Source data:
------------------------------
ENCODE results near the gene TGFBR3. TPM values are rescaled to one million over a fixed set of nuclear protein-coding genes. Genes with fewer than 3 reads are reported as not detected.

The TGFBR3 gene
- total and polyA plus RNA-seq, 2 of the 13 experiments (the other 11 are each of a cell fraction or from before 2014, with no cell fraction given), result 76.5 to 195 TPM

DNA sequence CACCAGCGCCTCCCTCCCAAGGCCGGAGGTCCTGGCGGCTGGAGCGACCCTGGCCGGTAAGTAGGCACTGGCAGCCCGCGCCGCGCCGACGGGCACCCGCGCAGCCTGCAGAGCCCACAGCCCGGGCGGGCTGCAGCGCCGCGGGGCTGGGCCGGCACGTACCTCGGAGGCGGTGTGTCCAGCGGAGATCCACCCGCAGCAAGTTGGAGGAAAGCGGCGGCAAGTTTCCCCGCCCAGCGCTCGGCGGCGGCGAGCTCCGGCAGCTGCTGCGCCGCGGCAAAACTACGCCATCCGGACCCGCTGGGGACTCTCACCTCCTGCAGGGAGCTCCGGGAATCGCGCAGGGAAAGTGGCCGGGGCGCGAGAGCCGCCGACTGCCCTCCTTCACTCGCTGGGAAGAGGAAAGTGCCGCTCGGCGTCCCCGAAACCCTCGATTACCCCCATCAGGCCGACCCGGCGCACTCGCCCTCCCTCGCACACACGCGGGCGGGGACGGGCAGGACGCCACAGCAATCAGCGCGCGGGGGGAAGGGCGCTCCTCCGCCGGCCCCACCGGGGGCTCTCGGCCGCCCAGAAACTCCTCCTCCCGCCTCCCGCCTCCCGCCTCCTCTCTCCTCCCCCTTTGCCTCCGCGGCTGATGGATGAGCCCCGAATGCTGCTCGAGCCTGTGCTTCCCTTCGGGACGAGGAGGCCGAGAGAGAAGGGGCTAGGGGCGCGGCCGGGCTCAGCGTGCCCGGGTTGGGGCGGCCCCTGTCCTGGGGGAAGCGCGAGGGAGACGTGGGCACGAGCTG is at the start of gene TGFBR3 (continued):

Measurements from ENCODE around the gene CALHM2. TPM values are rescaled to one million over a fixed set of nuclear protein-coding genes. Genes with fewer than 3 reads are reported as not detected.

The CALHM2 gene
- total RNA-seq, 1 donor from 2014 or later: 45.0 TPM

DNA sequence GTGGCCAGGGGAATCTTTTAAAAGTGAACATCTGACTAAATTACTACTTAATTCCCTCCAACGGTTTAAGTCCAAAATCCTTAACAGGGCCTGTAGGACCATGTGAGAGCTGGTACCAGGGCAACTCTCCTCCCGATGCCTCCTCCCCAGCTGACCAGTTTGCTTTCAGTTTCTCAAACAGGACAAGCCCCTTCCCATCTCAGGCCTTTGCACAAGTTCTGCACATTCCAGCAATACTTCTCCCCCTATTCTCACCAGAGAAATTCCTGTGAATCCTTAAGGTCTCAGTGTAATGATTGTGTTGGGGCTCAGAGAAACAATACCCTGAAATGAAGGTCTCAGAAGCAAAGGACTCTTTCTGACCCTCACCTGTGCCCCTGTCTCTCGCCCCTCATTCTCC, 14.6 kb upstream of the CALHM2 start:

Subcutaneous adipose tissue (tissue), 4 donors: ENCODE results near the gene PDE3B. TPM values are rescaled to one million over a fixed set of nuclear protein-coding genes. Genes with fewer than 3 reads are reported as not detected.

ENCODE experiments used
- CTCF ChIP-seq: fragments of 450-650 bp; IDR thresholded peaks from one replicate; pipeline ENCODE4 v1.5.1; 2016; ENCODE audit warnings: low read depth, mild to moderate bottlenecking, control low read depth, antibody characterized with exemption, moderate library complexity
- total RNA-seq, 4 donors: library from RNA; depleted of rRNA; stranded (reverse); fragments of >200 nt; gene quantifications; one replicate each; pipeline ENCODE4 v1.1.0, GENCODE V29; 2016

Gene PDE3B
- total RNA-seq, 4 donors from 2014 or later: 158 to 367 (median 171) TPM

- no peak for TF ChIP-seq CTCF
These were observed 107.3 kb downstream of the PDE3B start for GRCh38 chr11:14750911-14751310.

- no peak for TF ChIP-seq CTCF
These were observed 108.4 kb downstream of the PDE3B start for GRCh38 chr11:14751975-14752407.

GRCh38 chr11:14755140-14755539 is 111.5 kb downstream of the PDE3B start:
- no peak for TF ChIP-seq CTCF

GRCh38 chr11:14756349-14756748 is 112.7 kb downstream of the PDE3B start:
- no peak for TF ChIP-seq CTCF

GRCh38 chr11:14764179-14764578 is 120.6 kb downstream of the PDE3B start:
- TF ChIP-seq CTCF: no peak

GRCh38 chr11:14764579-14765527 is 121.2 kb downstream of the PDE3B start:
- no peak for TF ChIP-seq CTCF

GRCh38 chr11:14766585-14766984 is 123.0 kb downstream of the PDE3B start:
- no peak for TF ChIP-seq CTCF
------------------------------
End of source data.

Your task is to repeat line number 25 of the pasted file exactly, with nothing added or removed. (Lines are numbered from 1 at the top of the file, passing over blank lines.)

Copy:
GRCh38 chr11:14764579-14765527 is 121.2 kb downstream of the PDE3B start: